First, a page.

September SKOTM Signup

posted by Fred Bot on 5 September 2019 at 00:00

Signup for the new Skill(s) of The Month has started!

This month we are running two competitions!

Woodcutting
Starts: September 13, 2019
Ends: September 20 2019
Signup Here!

Mining
Starts: September 20, 2019
Ends: September 27 2019
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PS: There are prizes on offer.

Untangling spaghetti code

posted by Cireon on 14 September 2019 at 03:09 | Discuss on our Forums

Spaghetti code is a term that has become disliked by RuneScape players and developers alive. Spaghetti code is often given as reason we are not seeing certain updates or reworks come out in RuneScape. Spaghetti code refers to code that is just as long and tangled as actual spaghetti. Modern programming languages have many ways of keeping code organised. Subroutines that execute a single action can be abstracted into methods, and classes are used to group methods pertaining to a single type of object together. Sometimes it is just easier to tack on a few lines of code to an existing block of code just to make things work. Over time, you end up with long blocks of code without a clear structure, making it hard to maintain, work with, or add features to. In turn, incomprehensible code makes it easier to accidentally introduce bugs.

Spaghetti code is actually somewhat of a negative term in itself. A more neutral - or professional - term would be technical debt. This term is surprisingly appropriate, since it resembles a debt you could accrue in the real world by taking out a loan. Put quick and simply: whenever a developer makes the decision to take a shortcut in the code rather than doing things the right way to get something done quicker now, they are taking a loan. In technical debt, the debt is measured in time. You save time now, but in the future you may have to go back and fix the code, because it blocks a different feature.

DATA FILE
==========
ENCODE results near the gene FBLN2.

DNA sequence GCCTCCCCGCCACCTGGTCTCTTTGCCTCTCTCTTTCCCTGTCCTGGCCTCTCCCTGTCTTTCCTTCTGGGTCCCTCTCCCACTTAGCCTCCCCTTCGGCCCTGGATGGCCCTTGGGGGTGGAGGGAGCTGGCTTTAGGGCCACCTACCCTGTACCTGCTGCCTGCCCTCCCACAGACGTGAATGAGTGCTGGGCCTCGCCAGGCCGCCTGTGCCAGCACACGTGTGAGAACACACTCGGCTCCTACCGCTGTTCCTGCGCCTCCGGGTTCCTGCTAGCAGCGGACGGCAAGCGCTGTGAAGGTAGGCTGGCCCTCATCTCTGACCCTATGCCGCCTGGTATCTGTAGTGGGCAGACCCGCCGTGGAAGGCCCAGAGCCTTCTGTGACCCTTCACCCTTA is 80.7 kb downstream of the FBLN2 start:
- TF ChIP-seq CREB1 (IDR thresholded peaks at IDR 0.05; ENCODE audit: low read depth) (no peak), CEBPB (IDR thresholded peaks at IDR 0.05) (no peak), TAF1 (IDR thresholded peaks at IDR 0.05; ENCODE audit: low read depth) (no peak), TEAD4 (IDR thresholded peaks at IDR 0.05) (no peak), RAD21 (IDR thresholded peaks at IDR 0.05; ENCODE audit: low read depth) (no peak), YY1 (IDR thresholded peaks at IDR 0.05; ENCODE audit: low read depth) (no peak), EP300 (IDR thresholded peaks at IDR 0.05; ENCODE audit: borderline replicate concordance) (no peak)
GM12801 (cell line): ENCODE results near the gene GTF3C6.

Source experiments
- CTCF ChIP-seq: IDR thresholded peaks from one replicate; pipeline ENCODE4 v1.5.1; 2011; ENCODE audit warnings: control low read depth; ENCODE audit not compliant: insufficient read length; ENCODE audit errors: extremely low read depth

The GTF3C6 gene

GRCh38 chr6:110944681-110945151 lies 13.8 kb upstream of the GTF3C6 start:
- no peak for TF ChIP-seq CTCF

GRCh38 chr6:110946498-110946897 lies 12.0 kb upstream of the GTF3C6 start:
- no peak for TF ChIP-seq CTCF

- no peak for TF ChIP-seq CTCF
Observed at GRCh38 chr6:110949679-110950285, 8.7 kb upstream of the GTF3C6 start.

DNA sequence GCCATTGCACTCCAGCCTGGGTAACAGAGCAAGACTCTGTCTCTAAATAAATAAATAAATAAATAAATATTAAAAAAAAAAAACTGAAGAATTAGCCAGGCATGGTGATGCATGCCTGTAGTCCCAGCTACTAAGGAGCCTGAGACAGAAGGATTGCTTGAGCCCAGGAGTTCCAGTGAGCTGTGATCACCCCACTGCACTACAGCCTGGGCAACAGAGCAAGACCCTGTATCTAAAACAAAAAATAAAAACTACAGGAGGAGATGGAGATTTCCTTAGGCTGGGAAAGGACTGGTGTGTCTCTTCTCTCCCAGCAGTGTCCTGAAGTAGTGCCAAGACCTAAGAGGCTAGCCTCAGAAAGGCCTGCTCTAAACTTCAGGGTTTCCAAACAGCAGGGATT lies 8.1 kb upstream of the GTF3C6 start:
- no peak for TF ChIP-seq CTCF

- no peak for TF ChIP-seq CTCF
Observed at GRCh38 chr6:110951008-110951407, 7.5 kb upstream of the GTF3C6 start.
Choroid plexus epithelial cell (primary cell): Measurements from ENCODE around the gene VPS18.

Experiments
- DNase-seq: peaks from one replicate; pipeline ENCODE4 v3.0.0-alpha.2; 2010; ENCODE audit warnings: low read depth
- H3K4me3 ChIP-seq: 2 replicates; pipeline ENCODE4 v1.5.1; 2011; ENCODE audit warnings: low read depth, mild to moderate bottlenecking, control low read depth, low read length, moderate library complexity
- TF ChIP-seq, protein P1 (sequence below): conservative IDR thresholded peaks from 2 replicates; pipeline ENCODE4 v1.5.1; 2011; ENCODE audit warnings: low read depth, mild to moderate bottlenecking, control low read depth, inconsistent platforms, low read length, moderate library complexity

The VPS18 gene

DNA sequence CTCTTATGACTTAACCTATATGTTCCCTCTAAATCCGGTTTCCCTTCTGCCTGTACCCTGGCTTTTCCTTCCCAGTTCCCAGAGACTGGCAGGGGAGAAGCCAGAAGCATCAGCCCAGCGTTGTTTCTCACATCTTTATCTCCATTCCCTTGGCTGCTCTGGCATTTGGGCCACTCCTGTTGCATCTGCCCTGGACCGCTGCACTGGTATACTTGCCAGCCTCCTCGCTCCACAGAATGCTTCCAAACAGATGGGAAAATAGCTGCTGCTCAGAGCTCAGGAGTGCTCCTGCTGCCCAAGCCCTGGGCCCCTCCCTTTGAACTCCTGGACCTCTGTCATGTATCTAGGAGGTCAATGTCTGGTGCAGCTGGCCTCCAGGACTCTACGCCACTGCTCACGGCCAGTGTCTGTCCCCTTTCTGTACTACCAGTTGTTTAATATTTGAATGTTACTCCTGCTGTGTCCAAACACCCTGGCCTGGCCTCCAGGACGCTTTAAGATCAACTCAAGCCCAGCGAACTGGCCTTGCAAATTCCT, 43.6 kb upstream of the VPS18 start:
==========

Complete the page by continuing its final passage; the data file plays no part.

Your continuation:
Just like a real debt, technical debt accumulates interest over time. Whenever you touch code that already contains technical debt, you have to work with the shortcut you (or another developer) made earlier, which takes more time (the interest, since debt is measured in time, remember!) than if you had taken the right approach from the start.

So to summarise: spaghetti code, or technical debt, is caused by a programmer making the choice to not implement the "right" solution now, but leaving that for the future, gaining valuable time now, but potentially having to spend lots of time in the future to fix the mess you just made.

As I explained, spaghetti code is often a negative term, but is technical debt in itself a bad thing? The way we often hear about it from Jagex makes it sound that way, but it is not necessarily true. Technical debt can be caused by programmers who lack the skill to come up with a right solution, but more often it is actually a conscious choice. Building the right solution can sometimes take days, whereas a quick hack might get around the problem within a few minutes. Even though you are not really solving the problem, if you have a deadline looming up ahead of you, it may be valid to push the problem forward in time.

Another good reason to accept technical debt is if you are prototyping. Let's say you have an idea for a killer feature, but you are not sure if it will work. This is very often the case in game design, where there isn't a formula for "fun", as I explained in this earlier article I wrote. Quickly putting some code together so you can try out the feature is a really important tool. This is also where the danger creeps in though. A programmer may build a prototype, and when the idea is approved, the prototype code is kept, with all its quick hacks and bad choices included. This is only one form of laziness that can cause technical debt. Sometimes a developer just really wants to make that deadline, even though the better decision would be to push the deadline back.